The Columbia University Graduate School of Journalism announced today that InsideClimate News' series Harvesting Peril: Extreme Weather and Climate Change on the American Farm has won the John B. Oakes Award for Distinguished Environmental Journalism.
Harvesting Peril describes how the American Farm Bureau Federation, the nation's largest farm lobby, has worked to undermine climate science and derail climate policy, putting at risk the very farmers it represents. The stories were reported and written by Georgina Gustin, Neela Banerjee and John H. Cushman, Jr. after months of investigation, which included reviewing hundreds of documents and conducting more than 200 interviews. The series included in-depth graphic art by Paul Horn and an explanatory video by Gustin and Anna Belle Peevey.
The judges lauded the reporting team, writing: "InsideClimate News' smart reporting from the field, its engaging explanatory graphics, and its trenchant insights illuminated a problem that is getting increasing attention at a time of rising risks and persistent inaction."
The John B. Oakes Award honors the career of the late John B. Oakes, a pioneer of environmental journalism, who worked for The New York Times as a columnist, editorial writer and creator of the op-ed page. The award is given annually "for news reporting that makes an exceptional contribution to the public's understanding of environmental issues."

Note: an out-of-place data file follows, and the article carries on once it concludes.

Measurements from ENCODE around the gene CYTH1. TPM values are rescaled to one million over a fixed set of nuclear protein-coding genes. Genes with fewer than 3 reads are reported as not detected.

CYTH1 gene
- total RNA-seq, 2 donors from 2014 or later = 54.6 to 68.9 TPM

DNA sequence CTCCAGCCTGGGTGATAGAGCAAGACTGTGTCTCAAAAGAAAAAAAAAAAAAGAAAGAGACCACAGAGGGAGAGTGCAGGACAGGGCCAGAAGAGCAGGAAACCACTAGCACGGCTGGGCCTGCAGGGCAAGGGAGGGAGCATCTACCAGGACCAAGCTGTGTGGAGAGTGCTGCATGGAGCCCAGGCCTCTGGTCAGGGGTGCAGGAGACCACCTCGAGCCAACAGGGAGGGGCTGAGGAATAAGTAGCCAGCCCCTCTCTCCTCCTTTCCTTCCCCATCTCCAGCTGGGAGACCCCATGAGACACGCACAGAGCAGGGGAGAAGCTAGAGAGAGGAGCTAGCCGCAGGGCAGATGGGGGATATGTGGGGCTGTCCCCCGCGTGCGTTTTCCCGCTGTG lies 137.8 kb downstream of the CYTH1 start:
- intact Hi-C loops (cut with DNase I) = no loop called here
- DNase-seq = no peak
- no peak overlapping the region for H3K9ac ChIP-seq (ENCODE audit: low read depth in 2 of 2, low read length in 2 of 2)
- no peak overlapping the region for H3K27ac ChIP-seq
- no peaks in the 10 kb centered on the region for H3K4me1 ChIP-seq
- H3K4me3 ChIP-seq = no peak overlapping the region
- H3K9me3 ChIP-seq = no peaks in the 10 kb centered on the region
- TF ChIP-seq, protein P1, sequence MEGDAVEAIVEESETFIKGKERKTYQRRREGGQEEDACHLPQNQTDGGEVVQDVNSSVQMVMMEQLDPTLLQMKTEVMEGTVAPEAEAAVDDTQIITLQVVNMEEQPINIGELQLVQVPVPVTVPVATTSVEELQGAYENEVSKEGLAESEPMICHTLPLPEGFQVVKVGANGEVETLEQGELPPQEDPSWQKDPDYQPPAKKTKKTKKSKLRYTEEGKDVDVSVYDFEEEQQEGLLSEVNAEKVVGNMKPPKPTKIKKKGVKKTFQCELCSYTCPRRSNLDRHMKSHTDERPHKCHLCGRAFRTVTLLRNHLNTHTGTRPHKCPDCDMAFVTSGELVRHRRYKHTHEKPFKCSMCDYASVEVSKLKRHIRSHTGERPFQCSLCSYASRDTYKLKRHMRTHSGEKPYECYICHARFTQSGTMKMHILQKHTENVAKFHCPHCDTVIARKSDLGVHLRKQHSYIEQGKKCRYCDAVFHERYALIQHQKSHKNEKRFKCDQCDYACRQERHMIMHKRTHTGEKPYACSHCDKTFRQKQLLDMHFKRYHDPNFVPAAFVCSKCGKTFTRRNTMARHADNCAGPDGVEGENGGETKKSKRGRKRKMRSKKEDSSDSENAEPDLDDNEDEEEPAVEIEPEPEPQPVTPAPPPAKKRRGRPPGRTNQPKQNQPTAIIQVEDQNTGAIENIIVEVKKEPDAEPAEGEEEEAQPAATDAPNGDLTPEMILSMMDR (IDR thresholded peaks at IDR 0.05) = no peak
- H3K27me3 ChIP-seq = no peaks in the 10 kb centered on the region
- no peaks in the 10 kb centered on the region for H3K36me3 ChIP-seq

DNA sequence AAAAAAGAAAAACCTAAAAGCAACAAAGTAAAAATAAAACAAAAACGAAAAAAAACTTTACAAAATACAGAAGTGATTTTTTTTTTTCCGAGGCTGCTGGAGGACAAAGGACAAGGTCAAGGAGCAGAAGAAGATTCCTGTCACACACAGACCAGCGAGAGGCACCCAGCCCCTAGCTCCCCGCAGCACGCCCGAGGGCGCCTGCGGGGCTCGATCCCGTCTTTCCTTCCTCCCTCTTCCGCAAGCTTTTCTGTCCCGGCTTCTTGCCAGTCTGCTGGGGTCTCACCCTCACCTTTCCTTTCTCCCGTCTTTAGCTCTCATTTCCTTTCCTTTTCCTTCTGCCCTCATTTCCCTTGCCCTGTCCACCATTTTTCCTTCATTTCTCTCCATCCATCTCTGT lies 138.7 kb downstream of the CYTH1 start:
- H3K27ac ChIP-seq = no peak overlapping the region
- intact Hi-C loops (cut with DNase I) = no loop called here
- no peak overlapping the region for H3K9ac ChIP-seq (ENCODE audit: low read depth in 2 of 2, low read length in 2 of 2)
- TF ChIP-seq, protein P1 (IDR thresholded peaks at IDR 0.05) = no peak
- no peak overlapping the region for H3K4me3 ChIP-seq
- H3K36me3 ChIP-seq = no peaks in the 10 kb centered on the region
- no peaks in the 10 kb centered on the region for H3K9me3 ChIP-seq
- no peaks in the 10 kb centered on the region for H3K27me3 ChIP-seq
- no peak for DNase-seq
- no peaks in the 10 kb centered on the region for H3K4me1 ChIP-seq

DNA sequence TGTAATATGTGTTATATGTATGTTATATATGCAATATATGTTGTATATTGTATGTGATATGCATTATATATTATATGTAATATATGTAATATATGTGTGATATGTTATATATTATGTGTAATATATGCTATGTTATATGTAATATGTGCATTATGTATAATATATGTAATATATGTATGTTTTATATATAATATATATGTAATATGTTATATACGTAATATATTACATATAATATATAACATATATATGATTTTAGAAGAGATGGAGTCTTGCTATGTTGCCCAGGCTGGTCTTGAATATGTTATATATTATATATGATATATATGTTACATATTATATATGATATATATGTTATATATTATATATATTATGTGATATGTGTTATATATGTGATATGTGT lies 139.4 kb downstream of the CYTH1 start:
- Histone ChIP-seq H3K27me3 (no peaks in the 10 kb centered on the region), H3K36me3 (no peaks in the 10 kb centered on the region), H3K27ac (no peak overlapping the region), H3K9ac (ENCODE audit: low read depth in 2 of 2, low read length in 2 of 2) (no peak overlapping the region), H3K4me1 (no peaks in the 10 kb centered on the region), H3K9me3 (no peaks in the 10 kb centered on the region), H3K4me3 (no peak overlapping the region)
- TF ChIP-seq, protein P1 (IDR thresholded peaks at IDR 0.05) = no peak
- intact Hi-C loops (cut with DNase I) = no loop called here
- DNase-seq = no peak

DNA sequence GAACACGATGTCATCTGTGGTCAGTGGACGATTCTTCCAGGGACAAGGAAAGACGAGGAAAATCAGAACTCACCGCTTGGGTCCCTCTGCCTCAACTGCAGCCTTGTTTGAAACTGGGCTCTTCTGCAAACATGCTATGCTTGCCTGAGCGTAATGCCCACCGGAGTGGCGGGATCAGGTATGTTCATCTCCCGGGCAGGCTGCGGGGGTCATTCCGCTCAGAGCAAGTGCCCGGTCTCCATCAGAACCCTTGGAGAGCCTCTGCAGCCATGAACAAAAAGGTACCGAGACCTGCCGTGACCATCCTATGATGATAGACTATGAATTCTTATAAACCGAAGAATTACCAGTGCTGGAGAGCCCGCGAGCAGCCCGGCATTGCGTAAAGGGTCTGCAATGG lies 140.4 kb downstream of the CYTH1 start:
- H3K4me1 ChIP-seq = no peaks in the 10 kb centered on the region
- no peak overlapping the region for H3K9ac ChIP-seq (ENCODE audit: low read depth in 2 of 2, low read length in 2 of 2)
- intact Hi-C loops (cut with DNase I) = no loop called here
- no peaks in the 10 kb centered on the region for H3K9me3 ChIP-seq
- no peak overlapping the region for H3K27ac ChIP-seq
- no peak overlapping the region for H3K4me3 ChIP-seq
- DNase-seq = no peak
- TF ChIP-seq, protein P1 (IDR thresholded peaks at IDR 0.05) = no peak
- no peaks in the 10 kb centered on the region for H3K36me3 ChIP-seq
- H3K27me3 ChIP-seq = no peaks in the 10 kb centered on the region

"It's tremendously gratifying to be honored with this award," said Stacy Feldman, ICN's executive editor. "John B. Oakes helped propel environmental issues into the national conversation. This is our mission, and it means so much to our team to be recognized at a time when reporting on earth's changing environment, and the political forces affecting its future, is so critical."
The four-part Harvesting Peril series revealed how the Farm Bureau has worked with fossil fuel allies over decades to sow uncertainty about the science of global warming and the need for solutions. It also examined the Farm Bureau's support of the federal crop insurance program, which provides security to farmers in a way that discourages the very farming methods that would help bring climate change under control. And it described how the agriculture industry has become an extractive industry, similar to the fossil fuel industry, locking in a system that degrades the soil, increases greenhouse gas emissions and is difficult to alter.
The panel of Oakes judges represents a cross section of distinguished journalists and environmental specialists and is chaired by David Boardman, dean of the School of Media and Communication at Temple University.
ProPublica and The New York Times Magazine were awarded honorable mention for "Fuel to the Fire," an investigation into the environmental and climate effects of the palm oil boom in Indonesia. The Desert Sun received the other honorable mention for "Poisoned Cities, Deadly Border," a series on the environmental crisis on the U.S.-Mexico border.
The award will be presented and finalists honored at a private event on Sept. 9 at the Columbia Journalism School.